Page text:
Systematic introduction to the linguistic analysis of modern English (phonology, morphology, syntax) from the perspective of generative grammar. Other topics include: English and its West Germanic relatives, non-standard varieties and the development of standard English, varieties of World Englishes.
  • GRS LX 665: Variation in Dialects of English
    Graduate Corequisites: GRS LX 666.
    Exploration of how dialects of English differ from each other, focusing on grammatical variation in the US, with occasional forays into other dialects. Students come to appreciate how linguists investigate grammatical diversity scientifically, revealing the complex structure of non-standard dialects. Students must also register for GRS LX 666.
  • GRS LX 666: Variation in Dialects of English Discussion
    Graduate Corequisites: GRS LX 665.
    Required discussion section for students registered in GRS LX 665. Students must also register for GRS LX 665.
  • GRS LX 667: Indigenous Languages of Latin America
    Undergraduate Prerequisites: CAS LX 250; and First-Year Writing Seminar (e.g. CAS WR 100; WR 120)
    Graduate Corequisites: GRS LX 677.
    Exploration of the structure, history, and varieties of indigenous languages of Latin America, and of the communities that speak them. Effective Fall 2020, this course fulfills a single unit in each of the following BU Hub areas: Writing-Intensive Course, Global Citizenship and Intercultural Literacy, Research and Information Literacy. Students must also register for GRS LX 677.
    • Global Citizenship and Intercultural Literacy
    • Research and Information Literacy
    • Writing-Intensive Course
  • GRS LX 668: Structure of African Languages
    African language structure and status from the perspectives of theoretical and comparative linguistics (within the generative grammar framework), typology, and sociolinguistics, with focus on South African Nguni languages, especially IsiXhosa, and comparisons to its sister languages in that language group. This course cannot be taken for credit in addition to the course with the same title that was previously numbered CAS LX 505.
  • GRS LX 669: The Structure of Creole Languages
    Overview of pidginization and Creolization. Evolution, typology, and area characteristics of Creole languages. Role of contact languages and other linguistic substrata. Field and classroom research with Creole language speakers. This course cannot be taken for credit in addition to the course with the same title that was previously numbered CAS LX 533.
  • GRS LX 670: Romance Linguistics
    Graduate Prerequisites: prior study of some Romance language at the 4th semester level or higher (e.g. CAS LF 212 or LI 212 or LP 212 or LS 212 or CL 212, or equivalent); or consent of instructor.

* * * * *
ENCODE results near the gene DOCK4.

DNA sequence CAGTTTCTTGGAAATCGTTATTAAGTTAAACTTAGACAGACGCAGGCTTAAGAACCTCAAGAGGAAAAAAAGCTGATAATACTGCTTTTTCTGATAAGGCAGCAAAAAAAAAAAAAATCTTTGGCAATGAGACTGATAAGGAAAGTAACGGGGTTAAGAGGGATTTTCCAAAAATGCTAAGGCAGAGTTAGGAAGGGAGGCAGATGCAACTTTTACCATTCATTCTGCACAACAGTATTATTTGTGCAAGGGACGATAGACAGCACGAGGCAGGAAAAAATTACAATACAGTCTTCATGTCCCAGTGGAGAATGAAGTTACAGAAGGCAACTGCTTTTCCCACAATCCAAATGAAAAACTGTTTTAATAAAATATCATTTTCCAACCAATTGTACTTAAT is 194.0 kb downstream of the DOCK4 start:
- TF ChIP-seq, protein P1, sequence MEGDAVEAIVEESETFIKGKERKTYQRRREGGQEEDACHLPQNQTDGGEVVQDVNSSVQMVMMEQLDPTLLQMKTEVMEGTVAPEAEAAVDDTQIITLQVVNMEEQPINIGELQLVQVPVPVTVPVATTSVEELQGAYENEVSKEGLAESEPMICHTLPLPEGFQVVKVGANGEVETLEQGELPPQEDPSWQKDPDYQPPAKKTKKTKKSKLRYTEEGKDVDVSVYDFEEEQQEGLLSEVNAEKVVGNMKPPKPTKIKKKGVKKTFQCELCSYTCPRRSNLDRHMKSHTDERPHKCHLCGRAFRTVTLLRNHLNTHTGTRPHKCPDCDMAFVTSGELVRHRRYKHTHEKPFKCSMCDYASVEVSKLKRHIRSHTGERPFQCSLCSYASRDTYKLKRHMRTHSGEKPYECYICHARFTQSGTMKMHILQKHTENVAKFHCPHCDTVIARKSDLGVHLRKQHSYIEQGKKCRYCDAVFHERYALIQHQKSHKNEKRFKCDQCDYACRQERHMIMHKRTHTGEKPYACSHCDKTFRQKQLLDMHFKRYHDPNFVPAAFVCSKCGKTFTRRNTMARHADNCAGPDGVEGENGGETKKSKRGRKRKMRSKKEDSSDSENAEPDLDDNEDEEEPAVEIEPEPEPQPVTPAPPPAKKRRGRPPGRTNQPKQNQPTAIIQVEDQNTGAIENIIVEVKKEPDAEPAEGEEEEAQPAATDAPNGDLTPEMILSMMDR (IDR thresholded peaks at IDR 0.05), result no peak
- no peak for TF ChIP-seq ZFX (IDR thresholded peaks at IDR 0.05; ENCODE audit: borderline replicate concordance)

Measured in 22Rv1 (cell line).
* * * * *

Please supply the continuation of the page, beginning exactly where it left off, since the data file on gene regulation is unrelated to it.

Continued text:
Covers morphophonological and morphosyntactic change since Latin, plus various topics in the comparative grammar of modern Romance languages. Students deepen their linguistic knowledge and analytic skills by applying what they have learned in other linguistics courses to this language family.
  • GRS LX 673: The Structure of French: Phonology
    Graduate Prerequisites: one CAS LF 300-level course, or consent of instructor.
    The sound system of standard French and dialect variation in France, Canada, and other Francophone regions. Questions about mental representation of linguistic information, processes of word formation, and language variation and change. Students discover linguistic regularities through frequent problem sets. Conducted in French. Also offered as CAS LF 503.
  • GRS LX 674: The Structure of French: Syntax
    Graduate Prerequisites: one CAS LF 300-level course, or consent of instructor.
    Exploration of French syntax with comparisons to Quebecois, English, and other languages. Topics include the position of the verb, pronoun status, questions, relative clauses, imperatives, negation, causatives, and left/right dislocation. Students discover structural properties through frequent problem sets. Conducted in French. Also offered as CAS LF 502.
  • GRS LX 676: Topics in French Linguistics
    Graduate Prerequisites: one CAS LF 300-level course or consent of instructor.
    Topics vary by semester. Taught in French. May be repeated for credit as topics change. Also offered as CAS LF 506. This course cannot be taken for credit in addition to the course with the same title that was previously numbered CAS LX 506.
  • GRS LX 677: Indigenous Languages of Latin America Discussion
    Graduate Corequisites: GRS LX 667.
    Required discussion section for students registered in GRS LX 667. Students must also register for GRS LX 667.
  • GRS LX 681: Spanish in the United States
    Graduate Prerequisites: one LS 300-level language course, or consent of instructor.
    An ethnographic survey and sociolinguistic analysis of Spanish as spoken in urban areas of the US. Focuses on issues of language and dialect content, language change, the fraught notion of 'heritage' speakers, and code-switching as a sociolinguistic phenomenon. Conducted in Spanish.